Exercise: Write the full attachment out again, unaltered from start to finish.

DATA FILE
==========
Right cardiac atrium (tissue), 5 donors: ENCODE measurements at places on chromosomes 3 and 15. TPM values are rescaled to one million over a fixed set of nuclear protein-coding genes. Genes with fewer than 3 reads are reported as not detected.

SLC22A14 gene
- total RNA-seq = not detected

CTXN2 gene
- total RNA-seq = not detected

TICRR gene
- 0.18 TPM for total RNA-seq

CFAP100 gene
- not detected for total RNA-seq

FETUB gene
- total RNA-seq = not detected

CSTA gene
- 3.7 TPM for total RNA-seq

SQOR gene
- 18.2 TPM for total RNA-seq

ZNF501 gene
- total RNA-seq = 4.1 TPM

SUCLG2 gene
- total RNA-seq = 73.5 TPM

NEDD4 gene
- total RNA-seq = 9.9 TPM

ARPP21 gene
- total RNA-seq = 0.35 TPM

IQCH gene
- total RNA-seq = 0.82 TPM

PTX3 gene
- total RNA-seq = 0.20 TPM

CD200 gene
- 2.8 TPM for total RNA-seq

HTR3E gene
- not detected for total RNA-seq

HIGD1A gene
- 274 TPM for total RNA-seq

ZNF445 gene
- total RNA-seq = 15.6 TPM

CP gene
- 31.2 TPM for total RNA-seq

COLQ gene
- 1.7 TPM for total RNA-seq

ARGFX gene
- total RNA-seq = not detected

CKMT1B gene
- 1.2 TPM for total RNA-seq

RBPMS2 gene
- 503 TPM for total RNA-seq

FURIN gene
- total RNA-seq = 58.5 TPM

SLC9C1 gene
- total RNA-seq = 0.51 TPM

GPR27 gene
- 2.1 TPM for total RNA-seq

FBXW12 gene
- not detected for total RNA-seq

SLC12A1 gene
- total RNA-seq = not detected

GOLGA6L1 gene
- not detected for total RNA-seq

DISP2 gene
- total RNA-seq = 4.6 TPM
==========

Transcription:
Right cardiac atrium (tissue), 5 donors: ENCODE measurements at places on chromosomes 3 and 15. TPM values are rescaled to one million over a fixed set of nuclear protein-coding genes. Genes with fewer than 3 reads are reported as not detected.

SLC22A14 gene
- total RNA-seq = not detected

CTXN2 gene
- total RNA-seq = not detected

TICRR gene
- 0.18 TPM for total RNA-seq

CFAP100 gene
- not detected for total RNA-seq

FETUB gene
- total RNA-seq = not detected

CSTA gene
- 3.7 TPM for total RNA-seq

SQOR gene
- 18.2 TPM for total RNA-seq

ZNF501 gene
- total RNA-seq = 4.1 TPM

SUCLG2 gene
- total RNA-seq = 73.5 TPM

NEDD4 gene
- total RNA-seq = 9.9 TPM

ARPP21 gene
- total RNA-seq = 0.35 TPM

IQCH gene
- total RNA-seq = 0.82 TPM

PTX3 gene
- total RNA-seq = 0.20 TPM

CD200 gene
- 2.8 TPM for total RNA-seq

HTR3E gene
- not detected for total RNA-seq

HIGD1A gene
- 274 TPM for total RNA-seq

ZNF445 gene
- total RNA-seq = 15.6 TPM

CP gene
- 31.2 TPM for total RNA-seq

COLQ gene
- 1.7 TPM for total RNA-seq

ARGFX gene
- total RNA-seq = not detected

CKMT1B gene
- 1.2 TPM for total RNA-seq

RBPMS2 gene
- 503 TPM for total RNA-seq

FURIN gene
- total RNA-seq = 58.5 TPM

SLC9C1 gene
- total RNA-seq = 0.51 TPM

GPR27 gene
- 2.1 TPM for total RNA-seq

FBXW12 gene
- not detected for total RNA-seq

SLC12A1 gene
- total RNA-seq = not detected

GOLGA6L1 gene
- not detected for total RNA-seq

DISP2 gene
- total RNA-seq = 4.6 TPM